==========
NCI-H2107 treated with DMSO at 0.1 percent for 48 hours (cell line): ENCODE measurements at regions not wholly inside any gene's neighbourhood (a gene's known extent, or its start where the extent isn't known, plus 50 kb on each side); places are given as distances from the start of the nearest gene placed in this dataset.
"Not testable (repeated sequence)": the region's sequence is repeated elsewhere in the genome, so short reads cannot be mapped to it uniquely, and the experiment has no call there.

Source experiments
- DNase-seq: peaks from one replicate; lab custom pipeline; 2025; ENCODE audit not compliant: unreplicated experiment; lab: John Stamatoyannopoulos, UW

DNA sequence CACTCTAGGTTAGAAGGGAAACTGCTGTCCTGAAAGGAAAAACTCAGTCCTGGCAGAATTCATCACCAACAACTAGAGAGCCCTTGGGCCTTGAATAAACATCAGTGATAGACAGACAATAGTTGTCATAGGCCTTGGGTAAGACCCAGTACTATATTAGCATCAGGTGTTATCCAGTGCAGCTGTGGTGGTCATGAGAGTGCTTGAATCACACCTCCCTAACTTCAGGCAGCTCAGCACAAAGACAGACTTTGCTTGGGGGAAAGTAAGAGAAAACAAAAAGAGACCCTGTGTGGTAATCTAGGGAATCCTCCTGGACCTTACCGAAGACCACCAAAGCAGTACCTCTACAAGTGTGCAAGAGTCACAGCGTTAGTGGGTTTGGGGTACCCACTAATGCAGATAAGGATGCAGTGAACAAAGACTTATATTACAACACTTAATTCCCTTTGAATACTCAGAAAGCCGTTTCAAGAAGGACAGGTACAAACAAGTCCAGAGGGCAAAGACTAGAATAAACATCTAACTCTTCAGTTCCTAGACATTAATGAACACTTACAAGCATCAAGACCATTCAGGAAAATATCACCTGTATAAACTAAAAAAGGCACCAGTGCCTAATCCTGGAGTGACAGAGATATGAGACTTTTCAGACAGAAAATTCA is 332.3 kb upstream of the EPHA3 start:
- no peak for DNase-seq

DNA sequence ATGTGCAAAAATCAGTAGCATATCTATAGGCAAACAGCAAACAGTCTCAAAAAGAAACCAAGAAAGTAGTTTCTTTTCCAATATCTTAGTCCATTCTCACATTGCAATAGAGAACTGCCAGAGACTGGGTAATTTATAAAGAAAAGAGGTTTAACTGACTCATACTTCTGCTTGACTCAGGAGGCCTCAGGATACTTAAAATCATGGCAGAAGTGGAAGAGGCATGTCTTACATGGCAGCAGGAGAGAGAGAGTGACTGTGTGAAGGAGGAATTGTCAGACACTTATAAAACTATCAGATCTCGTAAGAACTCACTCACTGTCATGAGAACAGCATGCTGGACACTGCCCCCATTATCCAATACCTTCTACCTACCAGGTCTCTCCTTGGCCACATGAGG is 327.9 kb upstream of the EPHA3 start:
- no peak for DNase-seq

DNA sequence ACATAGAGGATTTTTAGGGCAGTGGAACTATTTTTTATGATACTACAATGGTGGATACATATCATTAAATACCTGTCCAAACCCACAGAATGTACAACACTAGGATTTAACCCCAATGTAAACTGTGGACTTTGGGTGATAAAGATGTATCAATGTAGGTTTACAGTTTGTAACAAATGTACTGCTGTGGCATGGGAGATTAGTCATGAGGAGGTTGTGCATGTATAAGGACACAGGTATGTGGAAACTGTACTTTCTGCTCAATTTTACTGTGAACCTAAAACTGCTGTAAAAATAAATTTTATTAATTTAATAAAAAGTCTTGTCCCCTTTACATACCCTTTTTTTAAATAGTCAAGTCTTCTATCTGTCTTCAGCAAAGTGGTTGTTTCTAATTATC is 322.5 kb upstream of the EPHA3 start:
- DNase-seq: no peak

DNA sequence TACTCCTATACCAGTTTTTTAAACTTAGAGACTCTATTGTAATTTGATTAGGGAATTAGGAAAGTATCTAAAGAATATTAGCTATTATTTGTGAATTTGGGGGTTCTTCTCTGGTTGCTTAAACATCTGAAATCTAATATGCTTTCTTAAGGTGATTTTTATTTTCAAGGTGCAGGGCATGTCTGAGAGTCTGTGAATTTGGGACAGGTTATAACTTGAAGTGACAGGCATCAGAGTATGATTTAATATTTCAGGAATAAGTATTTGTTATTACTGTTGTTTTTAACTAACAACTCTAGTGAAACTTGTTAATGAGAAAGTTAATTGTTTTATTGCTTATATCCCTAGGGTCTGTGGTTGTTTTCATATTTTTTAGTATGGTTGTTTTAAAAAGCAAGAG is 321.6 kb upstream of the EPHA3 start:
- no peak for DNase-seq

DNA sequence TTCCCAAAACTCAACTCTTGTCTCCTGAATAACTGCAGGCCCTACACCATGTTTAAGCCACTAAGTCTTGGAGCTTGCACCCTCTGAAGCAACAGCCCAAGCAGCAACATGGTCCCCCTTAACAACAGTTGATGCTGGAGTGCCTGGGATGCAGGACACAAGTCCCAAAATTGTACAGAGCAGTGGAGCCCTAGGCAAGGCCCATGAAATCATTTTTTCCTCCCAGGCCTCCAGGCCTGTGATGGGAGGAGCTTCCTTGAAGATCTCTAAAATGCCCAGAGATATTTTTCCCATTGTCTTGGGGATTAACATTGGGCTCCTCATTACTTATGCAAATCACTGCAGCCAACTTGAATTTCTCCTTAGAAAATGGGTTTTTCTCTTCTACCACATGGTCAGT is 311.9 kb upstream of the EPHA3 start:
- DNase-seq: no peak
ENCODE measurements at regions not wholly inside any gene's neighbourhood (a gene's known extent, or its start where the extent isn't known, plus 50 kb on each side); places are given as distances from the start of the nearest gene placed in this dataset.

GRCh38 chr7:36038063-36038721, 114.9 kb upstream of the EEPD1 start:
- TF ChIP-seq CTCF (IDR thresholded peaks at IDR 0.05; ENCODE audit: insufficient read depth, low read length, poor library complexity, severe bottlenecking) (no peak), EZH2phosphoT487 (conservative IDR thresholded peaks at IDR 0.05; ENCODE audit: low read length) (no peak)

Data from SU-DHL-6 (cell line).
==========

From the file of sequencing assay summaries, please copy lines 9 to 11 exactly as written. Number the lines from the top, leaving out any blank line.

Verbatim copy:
DNA sequence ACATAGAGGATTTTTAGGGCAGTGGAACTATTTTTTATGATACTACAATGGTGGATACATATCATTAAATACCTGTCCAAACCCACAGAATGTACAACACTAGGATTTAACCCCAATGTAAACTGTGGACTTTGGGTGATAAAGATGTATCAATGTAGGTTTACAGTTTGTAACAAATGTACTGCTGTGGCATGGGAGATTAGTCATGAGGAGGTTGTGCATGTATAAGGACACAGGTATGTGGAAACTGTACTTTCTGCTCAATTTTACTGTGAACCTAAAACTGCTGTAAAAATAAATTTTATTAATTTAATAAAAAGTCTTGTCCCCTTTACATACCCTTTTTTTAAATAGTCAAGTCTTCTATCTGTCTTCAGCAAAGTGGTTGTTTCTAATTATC is 322.5 kb upstream of the EPHA3 start:
- DNase-seq: no peak

DNA sequence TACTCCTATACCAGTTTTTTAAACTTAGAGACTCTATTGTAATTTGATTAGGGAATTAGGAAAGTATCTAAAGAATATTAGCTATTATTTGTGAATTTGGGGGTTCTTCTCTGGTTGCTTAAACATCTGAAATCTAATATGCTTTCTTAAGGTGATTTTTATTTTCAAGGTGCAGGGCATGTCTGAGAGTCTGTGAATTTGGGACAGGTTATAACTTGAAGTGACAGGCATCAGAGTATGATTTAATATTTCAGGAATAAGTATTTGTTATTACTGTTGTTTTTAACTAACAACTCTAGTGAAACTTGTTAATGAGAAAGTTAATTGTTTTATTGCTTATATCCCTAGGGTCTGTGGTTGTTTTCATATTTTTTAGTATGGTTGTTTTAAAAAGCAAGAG is 321.6 kb upstream of the EPHA3 start: